UFC 3 -520-01
June 10, 2002
with other overcurrent protective devices. By incorporating downstream GFP, the
overall facility coordination can often be improved so that a single ground fault event is
less likely to deenergize the entire facility. Verify that the service entrance GFP is set
high enough to allow coordination with downstream devices.
Ensure eq uipment ampacities are adequate for the estimated load demands
plus a contingency of 10 percent to 20 percent for future load growth. A larger reserve
contingency can be applied if a specific need for future load growth can be documented.
Install service equipment in an equipment room of sufficient size to allow
proper maintenance of the equipment. If electrical equipment is located in a joint
electrical/mechanical equipment room, reserve adequate space for the electrical
equipment, including provi sions for future modifications. Do not allow piping, ducts, and
other equipment unrelated to the electrical equipment to pass through or over the space
reserved for electrical equipment. When fluid systems are located near electrical
equipment, furnish the equipment with splash-shields and water-resistant enclosures.
Design the system with the capability to disconnect all ungrounded
conductors in a building or other structure from the service-entrance conductors.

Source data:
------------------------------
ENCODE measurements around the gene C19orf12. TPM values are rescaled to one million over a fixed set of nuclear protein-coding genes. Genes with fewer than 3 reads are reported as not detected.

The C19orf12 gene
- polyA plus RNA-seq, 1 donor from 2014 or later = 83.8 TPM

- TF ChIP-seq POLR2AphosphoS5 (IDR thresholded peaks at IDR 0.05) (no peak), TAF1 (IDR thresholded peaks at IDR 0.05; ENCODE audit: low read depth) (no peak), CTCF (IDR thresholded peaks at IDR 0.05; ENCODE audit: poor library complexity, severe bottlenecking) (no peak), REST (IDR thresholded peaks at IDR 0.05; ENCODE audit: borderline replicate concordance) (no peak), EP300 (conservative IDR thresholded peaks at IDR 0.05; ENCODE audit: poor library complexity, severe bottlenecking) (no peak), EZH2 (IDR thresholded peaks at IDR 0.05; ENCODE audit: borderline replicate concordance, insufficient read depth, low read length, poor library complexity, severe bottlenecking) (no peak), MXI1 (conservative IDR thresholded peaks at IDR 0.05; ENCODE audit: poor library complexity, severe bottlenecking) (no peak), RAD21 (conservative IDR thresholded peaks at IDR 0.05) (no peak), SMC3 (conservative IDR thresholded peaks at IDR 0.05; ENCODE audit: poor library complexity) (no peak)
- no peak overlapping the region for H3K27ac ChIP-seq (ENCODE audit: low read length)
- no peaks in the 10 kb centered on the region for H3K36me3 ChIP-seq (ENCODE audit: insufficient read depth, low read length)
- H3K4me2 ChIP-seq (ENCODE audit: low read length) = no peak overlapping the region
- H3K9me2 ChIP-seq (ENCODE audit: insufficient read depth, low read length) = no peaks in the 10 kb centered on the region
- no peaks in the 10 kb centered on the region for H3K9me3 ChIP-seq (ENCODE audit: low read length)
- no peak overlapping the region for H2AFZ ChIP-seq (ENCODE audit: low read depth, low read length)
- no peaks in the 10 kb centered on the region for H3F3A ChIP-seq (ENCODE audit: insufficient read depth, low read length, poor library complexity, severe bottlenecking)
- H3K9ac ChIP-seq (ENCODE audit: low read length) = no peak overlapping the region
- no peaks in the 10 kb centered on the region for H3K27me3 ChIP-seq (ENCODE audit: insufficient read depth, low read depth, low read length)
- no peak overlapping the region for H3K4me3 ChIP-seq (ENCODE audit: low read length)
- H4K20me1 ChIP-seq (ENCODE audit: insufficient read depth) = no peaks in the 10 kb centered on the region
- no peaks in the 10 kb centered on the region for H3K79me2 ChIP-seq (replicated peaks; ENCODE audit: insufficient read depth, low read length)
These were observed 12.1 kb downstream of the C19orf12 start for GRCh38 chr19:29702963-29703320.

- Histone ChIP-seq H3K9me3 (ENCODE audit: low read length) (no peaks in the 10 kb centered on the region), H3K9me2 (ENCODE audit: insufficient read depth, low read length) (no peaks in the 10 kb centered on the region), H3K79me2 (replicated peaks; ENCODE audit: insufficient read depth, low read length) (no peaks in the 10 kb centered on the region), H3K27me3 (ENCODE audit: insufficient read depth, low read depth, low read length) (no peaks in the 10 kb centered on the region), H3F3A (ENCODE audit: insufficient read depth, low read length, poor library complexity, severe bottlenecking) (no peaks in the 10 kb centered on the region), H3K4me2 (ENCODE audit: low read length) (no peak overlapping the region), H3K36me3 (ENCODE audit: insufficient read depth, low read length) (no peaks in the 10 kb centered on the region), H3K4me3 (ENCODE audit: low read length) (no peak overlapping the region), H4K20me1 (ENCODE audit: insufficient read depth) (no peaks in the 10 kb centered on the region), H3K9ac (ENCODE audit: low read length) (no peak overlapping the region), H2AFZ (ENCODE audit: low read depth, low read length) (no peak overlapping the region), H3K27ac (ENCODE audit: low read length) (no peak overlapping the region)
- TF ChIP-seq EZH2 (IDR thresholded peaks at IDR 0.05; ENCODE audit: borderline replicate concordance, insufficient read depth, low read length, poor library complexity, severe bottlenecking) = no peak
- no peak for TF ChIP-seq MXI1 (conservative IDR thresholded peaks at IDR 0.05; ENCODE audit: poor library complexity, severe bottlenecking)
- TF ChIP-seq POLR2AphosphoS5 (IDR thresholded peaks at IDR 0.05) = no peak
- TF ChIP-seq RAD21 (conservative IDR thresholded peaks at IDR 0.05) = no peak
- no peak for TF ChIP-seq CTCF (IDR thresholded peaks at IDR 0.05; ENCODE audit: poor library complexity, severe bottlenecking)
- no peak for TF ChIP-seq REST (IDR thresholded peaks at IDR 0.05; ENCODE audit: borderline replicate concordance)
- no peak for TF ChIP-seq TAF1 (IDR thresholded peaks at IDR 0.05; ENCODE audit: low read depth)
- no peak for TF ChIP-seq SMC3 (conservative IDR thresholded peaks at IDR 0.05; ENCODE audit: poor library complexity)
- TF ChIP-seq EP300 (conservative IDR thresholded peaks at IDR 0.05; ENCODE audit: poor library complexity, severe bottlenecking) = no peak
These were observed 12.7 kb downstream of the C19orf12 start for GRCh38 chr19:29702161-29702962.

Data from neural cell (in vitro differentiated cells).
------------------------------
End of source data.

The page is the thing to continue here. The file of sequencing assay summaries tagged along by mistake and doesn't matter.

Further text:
Ensure the disconnecting means pla inly indicates whether it is in the open or closed
position and install it at a readily accessible location nearest the point of entrance of the
service-entrance conductors. Each service disconnecting means must simultaneously
disconnect all ungrounded co nductors.
Clearly and permanently mark all circuit disconnect devices, including
switches and breakers, to show the purpose of each disconnect.
Place barriers in all service switchboards such that no uninsulated,
ungrounded service busbar or service terminal will be exposed to inadvertent contact by
persons or maintenance equipment while servicing load connections.
Depending on the facility design, consider p roviding the following metering
with the service entrance equipment: voltmeter, ammeter, kW meter, kVAR or power
factor meter, and kWh meter with peak demand register and pulse generator for future
connection to energy monitoring and control systems.
SWITCHGEAR AND SWITCHBOARDS GENERAL CRITERIA.
Select switchgear and swi tchboards of the dead-front, floor-mounted,
freestanding, metal-enclosed type with copper bus and utilizing circuit breakers or
fusible switches as circuit protective devices. Space-only cubicles and appropriate bus
provisions should be installed for future protective device additions, as necessary to
accommodate planned load growth. Ensure switchboards are designed in accordance
with NEMA PB 2, Deadfront Distribution Switchboards. The term switchgear is used
here to describe the assembled equipment of switching, interrupting, control,